When determining significant figures, be sure to pay attention to reported values and think about the measurement and significant figures in terms of what is reasonable or likely when evaluating whether the value makes sense. For example, the official 2020 census reported the resident population of the US as 331,449,281 as of April 1, 2020. Do you think the US population was correctly determined to the reported nine significant figures, that is, to the exact number of people? People are constantly being born, dying, or moving into or out of the country, and assumptions are made to account for the large number of people who are not actually counted. Because of these uncertainties, it might be more reasonable to expect that we know the population to within perhaps a million or so, in which case the population should be reported as 3.31 × 10^{8} people.
Significant Figures in Calculations
A second important principle of uncertainty is that results calculated from a measurement are at least as uncertain as the measurement itself. We must take the uncertainty in our measurements into account to avoid misrepresenting the uncertainty in calculated results. One way to do this is to report the result of a calculation with the correct number of significant figures, which is determined by the following three rules for rounding numbers:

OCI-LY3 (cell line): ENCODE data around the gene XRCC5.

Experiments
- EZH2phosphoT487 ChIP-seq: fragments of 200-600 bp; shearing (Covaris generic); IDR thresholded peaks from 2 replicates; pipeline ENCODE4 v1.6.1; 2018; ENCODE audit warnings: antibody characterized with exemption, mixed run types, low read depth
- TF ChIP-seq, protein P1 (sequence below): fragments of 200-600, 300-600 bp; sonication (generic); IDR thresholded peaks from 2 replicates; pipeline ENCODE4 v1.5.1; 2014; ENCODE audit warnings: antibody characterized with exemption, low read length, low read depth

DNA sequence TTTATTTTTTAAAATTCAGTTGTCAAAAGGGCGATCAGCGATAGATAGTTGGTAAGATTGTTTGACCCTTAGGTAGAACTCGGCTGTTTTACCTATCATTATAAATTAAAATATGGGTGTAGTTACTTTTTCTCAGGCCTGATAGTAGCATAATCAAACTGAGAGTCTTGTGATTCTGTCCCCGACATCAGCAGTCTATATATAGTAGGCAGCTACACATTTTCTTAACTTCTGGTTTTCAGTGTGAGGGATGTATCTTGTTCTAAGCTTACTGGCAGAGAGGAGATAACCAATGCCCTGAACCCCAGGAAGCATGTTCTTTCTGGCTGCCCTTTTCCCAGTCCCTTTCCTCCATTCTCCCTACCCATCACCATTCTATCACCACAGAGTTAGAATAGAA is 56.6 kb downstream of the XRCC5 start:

- When we add or subtract numbers, we should round the result to the same number of decimal places as the number with the least number of decimal places (the least precise value in terms of addition and subtraction).
- When we multiply or divide numbers, we should round the result to the same number of digits as the number with the least number of significant figures (the least precise value in terms of multiplication and division).
- If the digit to be dropped (the one immediately to the right of the digit to be retained) is less than 5, we “round down” and leave the retained digit unchanged; if it is more than 5, we “round up” and increase the retained digit by 1. If the dropped digit is 5, we round up or down, whichever yields an even value for the retained digit. (The last part of this rule may strike you as a bit odd, but it’s based on reliable statistics and is aimed at avoiding any bias when dropping the digit “5,” since it is equally close to both possible values of the retained digit.)
The following examples illustrate the application of this rule in rounding a few different numbers to three significant figures:
- 0.028675 rounds “up” to 0.0287 (the dropped digit, 7, is greater than 5)
- 18.3384 rounds “down” to 18.3 (the dropped digit, 3, is less than 5)
- 6.8752 rounds “up” to 6.88 (the dropped digit is 5, and the retained digit is even)
- 92.85 rounds “down” to 92.8 (the dropped digit is 5, and the retained digit is even)
Let’s work through these rules with a few examples.
Example 1
Rounding Numbers
Round the following to the indicated number of significant figures: